Summary: Europe’s elites warned that Britain would suffer for daring to leave the EU. Suffer severely and soon. Four months have passed since the June 23 vote and Britain has felt no ill effects. Britain might have the last laugh, since the EU has to redo its budget following the loss of its second largest contributor. The EU is already under stress. Cutting the budget and raising taxes will make it worse. Perhaps sparking more exits.
A Bitter Budget Battle Looms in the EU
Stratfor, 13 October 2016.
- Because of the Brexit, the European Union will lose a net contributor to its budget, forcing the remaining members to rethink the bloc’s spending limits and priorities.
- EU members will have three options for dealing with the loss of the United Kingdom’s income: increase national contributions, trim the budget or look for new revenue sources. Each choice carries political risks.
- Budget-related issues will create new sources of friction in the European Union as national interests shape the negotiations.
When Britain leaves the European Union, it will take with it the sizable financial contributions it makes to the bloc’s budget. That will leave remaining member states with some difficult choices to make about how big future budgets should be, what they should pay for and how much members should pony up for them. In all likelihood, key policies — from agricultural subsidies to development funds — will have to be redesigned. And as members decide how to proceed, new sources of conflict will arise that will do little to help reverse the bloc’s political fragmentation.
The EU budget is organized around the Multiannual Financial Framework, which establishes spending priorities and limits for a seven-year period. (The current one lasts through 2020.) Every year, the European Commission, the European Parliament and EU member states negotiate annual budgets based on the spending limits and priorities established by this framework.
About 75% of the EU budget comes from payments made by member states, calculated based on their gross national incomes. This means that, in absolute numbers, the largest economies make the largest contributions. But not all member states contribute the same proportion of that income, which leads to imbalances in contributions per capita. Moreover, since the budget is used to finance most EU programs, many countries give more money to the bloc than they get from it. In 2015, for example, 10 of the bloc’s 28 members were net contributors to the budget. The others received more in program spending than they paid in.
Summary: The effects of mass immigration are undernews, ignored by the mainstream media. This looks at the streets of the Paris that tourists seldom visit, home to generations of immigrants. Here they live, many in poverty, some without hope, most alienated from French society (famous for its inability to assimilate foreigners, as the Jews learned).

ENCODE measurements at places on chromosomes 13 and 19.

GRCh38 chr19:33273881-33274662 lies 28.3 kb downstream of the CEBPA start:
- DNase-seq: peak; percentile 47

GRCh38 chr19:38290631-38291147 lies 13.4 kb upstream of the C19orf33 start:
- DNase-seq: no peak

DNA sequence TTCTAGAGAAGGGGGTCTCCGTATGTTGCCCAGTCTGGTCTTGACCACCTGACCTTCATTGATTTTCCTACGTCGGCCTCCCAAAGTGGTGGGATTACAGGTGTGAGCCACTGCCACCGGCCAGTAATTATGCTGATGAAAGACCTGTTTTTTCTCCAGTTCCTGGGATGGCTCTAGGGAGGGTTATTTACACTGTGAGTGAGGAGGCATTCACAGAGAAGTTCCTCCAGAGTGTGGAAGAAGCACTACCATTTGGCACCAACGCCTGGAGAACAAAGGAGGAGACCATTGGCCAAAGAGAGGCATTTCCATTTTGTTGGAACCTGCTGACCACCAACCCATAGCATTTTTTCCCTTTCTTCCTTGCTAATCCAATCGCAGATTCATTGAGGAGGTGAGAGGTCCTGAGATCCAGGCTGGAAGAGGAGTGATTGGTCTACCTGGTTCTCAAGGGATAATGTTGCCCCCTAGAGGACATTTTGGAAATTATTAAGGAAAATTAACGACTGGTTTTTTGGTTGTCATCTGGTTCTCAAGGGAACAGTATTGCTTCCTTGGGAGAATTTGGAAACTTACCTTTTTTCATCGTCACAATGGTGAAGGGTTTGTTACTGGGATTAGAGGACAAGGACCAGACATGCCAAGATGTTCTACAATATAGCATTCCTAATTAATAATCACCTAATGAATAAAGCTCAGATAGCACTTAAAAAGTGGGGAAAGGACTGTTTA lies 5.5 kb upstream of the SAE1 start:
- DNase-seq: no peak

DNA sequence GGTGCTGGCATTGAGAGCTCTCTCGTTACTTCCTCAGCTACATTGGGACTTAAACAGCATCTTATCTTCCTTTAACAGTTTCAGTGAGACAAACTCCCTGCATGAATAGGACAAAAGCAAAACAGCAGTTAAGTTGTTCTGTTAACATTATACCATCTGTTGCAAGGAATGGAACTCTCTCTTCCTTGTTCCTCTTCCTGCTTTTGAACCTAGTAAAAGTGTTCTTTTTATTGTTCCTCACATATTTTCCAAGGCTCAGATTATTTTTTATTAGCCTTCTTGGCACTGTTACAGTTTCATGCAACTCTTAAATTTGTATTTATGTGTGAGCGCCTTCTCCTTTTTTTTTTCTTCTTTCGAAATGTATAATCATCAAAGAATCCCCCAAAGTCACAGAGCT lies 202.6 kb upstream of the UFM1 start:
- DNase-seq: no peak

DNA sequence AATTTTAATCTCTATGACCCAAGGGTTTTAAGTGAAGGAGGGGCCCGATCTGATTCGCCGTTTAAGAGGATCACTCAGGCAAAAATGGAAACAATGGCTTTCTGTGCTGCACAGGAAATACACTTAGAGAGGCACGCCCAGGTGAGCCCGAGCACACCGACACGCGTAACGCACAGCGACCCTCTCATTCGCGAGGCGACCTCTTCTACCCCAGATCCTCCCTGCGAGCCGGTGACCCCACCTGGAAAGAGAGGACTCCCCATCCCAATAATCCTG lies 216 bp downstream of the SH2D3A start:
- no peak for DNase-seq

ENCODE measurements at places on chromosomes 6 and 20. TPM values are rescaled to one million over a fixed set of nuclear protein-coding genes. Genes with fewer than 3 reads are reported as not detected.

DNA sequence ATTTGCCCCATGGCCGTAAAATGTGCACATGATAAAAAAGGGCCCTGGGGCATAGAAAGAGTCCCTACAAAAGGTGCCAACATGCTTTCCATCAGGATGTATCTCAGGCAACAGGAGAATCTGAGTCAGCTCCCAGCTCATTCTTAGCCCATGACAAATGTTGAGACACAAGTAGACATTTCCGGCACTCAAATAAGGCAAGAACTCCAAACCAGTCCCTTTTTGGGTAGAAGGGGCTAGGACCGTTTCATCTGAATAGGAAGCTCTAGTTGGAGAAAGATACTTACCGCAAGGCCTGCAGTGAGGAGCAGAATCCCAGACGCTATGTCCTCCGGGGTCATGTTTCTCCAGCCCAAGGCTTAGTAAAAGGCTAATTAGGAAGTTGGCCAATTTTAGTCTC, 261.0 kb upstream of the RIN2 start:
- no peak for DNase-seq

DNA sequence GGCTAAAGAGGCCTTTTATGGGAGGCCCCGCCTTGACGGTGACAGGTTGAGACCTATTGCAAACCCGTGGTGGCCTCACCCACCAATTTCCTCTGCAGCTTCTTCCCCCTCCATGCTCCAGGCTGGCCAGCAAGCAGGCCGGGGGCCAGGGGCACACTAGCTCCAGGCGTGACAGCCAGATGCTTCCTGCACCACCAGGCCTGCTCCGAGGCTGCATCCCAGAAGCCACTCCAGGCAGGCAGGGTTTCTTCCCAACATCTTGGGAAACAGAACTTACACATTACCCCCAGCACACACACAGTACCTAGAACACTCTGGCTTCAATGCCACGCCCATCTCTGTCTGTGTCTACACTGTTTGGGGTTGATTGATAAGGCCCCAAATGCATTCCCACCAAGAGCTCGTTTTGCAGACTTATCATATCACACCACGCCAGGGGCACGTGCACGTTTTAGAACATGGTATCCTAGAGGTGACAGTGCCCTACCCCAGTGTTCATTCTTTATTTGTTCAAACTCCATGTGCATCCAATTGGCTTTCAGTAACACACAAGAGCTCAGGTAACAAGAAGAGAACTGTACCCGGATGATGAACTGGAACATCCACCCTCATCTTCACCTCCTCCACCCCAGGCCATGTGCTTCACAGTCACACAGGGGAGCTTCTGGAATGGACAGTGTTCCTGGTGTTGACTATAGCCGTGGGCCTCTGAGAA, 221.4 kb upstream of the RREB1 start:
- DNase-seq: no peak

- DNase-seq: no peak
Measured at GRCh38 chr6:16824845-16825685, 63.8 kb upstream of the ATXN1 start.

“PARIS 2016: Scenes from the Apocalypse –
Mass Immigration ruins streets of France.”
“The Paris you know or remember from adverts or brochures no longer exists. While no part of Paris looks like the romantic Cliches in Hollywood movies, some districts now resemble post-apocalyptic scenes of a dystopian thriller. This footage, taken with a hidden camera by an anonymous Frenchman in the Avenue de Flandres, 19th Arrondissement, near the Stalingrad Metro Station in Paris as well as areas in close proximity, shows the devastating effects of uncontrolled illegal mass immigration of young African males into Europe.
“If it weren’t for the somewhat working infrastructure, the scene might as well have been the setting of movie shooting – or a slum in Mogadishu. The streets are littered in garbage, the sidewalks are blocked with trash, junk and mattresses, thousands of African men claim the streets as their own – they sleep and live in tents like homeless people.
“If no portable toilets are in reach, open urination and defecation are commonplace. Tens of thousands of homeless Illegal immigrants, undocumented or waiting for a decision of their asylum application, waste away trying to pass the time in the city. Although their prospects of being granted asylum as Africans are bleak, they’re hoping for a decision that would grant them an apartment, welfare and make France their new home.
Summary: On Thursday I posted “Ignore The Bond Bears, The Fed Will Not Raise Rates“. Many on Wall Street disagree — most of whom since 2012 have expected a cycle of rising rates to begin really soon. Such as J. P. Morgan’s prediction of a rate increase in December. Friday’s data confirms my forecast in a big way.